The star turns of Alastair Marriott’s new work The Unknown Soldier are Es Devlin’s set and Bruno Poet’s lighting design, and if this had been an installation at Tate Modern, I would have been thrilled by the iridescent colours and the use of shadow. As a multi-media ballet at the Royal Opera House, it is less effective: at times the partially lowered curtain bathed in shimmering streams of rainbow light, or the large screen that descended from above, obscured the back of the stage; even from row C of the Amphitheatre sightlines seemed perilous. Marriott aspires to tell his story from a primarily female perspective, drawing on the recorded words of Florence Billington, who is shown in archive footage projected on the front curtain, and danced by Yasmine Naghdi. The other two named roles are for men; Matthew Ball as Ted Feltham (the soldier), and Leo Dixon as the Telegraph Boy, dressed in a kinky shiny uniform with see-through effect.

All three dancers gave polished performances, particularly Ball in his elegant opening adagio enchaînement, full of pirouettes and arabesques, but there seemed little for Naghdi to get her teeth into. The male-centric narrative presents an essentially passive female protagonist, whose choices centre on finding a partner, and the ballet is mostly about the men. After the battle, we see them, in a manner reminiscent of Matthew Bourne’s work, embodied beyond the grave as a scantily clad ghostly male corps de ballet. In this, the ballet (I suspect unintentionally) captures the way that the catastrophe for a generation of men has overshadowed, and continues to overshadow, the disastrous consequences for a generation of women in a society economically skewed against the single female, who with no hope of marriage were to eke out existences on low pay, living in bedsits or tolerated as maiden aunts in spare rooms. By failing to tell it from the woman’s point of view Marriott inadvertently reveals how badly that story needs to be told.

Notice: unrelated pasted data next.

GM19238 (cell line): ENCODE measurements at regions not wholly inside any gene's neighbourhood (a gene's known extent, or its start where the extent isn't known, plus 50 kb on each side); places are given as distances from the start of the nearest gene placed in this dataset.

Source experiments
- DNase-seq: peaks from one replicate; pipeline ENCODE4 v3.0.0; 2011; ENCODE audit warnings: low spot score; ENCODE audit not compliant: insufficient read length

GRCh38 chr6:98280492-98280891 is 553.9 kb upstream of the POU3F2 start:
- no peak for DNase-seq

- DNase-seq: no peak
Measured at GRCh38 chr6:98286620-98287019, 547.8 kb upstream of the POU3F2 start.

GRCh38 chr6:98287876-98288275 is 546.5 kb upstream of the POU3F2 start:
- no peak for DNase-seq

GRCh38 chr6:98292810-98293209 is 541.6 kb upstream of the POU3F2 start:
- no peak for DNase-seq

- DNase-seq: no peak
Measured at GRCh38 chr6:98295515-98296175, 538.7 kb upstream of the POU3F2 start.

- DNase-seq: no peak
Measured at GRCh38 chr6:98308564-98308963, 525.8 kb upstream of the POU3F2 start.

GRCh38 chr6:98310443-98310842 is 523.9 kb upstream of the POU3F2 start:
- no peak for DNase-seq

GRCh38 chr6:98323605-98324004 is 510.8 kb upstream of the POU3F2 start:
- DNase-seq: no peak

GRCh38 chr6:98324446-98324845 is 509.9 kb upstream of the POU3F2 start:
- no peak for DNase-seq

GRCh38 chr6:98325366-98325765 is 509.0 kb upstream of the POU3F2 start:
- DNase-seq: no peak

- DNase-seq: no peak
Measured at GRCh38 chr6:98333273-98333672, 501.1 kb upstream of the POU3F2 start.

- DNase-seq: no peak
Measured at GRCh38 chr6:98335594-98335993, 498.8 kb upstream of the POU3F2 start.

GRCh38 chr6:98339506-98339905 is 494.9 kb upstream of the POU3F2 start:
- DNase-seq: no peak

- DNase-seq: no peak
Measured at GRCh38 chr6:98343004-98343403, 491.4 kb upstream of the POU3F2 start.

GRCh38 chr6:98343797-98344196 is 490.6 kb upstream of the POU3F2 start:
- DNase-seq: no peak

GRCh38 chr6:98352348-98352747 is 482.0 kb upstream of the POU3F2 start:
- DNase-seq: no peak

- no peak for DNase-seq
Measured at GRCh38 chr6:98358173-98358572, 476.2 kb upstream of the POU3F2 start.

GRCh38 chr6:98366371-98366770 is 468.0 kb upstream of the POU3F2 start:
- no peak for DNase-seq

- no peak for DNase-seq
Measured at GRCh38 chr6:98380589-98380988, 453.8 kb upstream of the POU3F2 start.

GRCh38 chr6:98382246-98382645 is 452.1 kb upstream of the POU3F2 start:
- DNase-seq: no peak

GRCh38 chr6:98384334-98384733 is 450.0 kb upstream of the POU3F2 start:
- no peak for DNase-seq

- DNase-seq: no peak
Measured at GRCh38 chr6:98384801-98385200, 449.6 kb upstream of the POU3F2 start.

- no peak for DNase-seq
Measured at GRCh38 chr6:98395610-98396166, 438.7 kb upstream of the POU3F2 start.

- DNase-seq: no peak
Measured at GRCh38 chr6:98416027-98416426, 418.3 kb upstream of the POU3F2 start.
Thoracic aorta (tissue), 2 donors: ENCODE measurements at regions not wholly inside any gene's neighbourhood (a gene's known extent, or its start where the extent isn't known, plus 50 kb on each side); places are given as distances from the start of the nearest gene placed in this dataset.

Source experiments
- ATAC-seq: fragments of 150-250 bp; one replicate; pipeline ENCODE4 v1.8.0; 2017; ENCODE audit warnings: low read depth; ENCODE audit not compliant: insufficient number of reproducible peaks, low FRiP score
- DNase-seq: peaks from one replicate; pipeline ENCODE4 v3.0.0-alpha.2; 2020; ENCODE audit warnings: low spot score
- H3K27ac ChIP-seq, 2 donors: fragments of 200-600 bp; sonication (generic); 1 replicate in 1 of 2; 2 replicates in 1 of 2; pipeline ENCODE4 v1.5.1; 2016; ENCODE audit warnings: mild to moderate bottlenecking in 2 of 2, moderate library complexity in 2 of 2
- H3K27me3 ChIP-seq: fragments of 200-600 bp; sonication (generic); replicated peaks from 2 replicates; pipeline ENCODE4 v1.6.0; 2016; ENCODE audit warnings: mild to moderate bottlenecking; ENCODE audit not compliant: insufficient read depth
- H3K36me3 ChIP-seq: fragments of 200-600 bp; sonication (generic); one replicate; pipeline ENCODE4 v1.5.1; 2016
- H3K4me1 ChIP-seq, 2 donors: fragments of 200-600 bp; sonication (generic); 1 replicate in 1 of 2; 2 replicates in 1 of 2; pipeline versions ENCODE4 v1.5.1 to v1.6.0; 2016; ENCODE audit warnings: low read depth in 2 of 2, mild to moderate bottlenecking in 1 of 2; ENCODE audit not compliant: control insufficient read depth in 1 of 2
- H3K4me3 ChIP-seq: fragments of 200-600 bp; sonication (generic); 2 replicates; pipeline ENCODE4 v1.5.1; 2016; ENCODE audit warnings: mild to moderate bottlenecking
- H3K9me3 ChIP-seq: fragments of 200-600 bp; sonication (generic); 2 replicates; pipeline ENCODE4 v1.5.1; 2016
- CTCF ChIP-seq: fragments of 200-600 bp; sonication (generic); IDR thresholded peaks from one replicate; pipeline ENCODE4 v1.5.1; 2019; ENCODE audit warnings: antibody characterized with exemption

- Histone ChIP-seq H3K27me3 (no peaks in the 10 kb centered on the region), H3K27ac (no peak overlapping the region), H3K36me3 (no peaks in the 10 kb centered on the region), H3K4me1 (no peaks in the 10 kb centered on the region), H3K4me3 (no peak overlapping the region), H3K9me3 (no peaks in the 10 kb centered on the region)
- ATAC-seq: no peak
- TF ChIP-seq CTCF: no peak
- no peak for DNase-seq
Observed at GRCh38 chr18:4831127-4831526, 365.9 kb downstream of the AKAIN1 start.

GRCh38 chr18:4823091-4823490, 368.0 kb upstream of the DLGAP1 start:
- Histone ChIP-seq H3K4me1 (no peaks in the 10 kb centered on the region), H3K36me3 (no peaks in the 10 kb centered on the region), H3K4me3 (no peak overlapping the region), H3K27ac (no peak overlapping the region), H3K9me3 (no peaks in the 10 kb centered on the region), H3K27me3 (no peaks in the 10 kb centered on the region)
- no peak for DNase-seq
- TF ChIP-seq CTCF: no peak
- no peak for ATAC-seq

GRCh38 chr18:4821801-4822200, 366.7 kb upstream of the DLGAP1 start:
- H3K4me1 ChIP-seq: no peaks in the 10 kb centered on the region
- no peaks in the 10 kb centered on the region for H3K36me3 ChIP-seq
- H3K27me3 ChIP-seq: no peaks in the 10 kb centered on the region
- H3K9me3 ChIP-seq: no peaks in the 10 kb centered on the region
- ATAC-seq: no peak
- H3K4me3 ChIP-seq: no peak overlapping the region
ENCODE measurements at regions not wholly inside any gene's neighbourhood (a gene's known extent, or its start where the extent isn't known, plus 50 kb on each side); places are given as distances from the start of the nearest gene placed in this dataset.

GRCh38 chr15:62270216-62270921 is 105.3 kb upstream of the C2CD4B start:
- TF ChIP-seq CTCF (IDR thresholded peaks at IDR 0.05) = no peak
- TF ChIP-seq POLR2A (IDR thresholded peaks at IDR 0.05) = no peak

Wayne McGregor’s Infra raises questions about how we communicate, and the programme notes hint at interesting links between language and the physical and the emotional. Above the stage, two–dimensional digital figures moved across a screen passing each other indifferently, while on stage the dancers enacted a series of encounters, to Max Richter’s musical soundscape of Morse code, string instruments and a glorious piano solo wonderfully played by Paul Stobart.

The final ballet was George Balanchine’s Symphony in C and what a joy it was! Lauren Cuthbertson and Vadim Muntagirov danced magnificently in the First Movement, followed by Marianela Nuñez and Ryoichi Hirano, who gave strong individual performances although they did not seem completely at ease as a pair. Akane Takada and Alexander Campbell were delightful in the Allegro Vivace, and Yasmine Naghdi and Valentino Zucchetti acquitted themselves well in the Fourth Movement, although she must have been tired (this was her third appearance of the evening). Balanchine’s work was a brilliant conclusion to the programme, and reminder that, ultimately, ballet is all about the dancing.

Maggie Watson

25th November 2018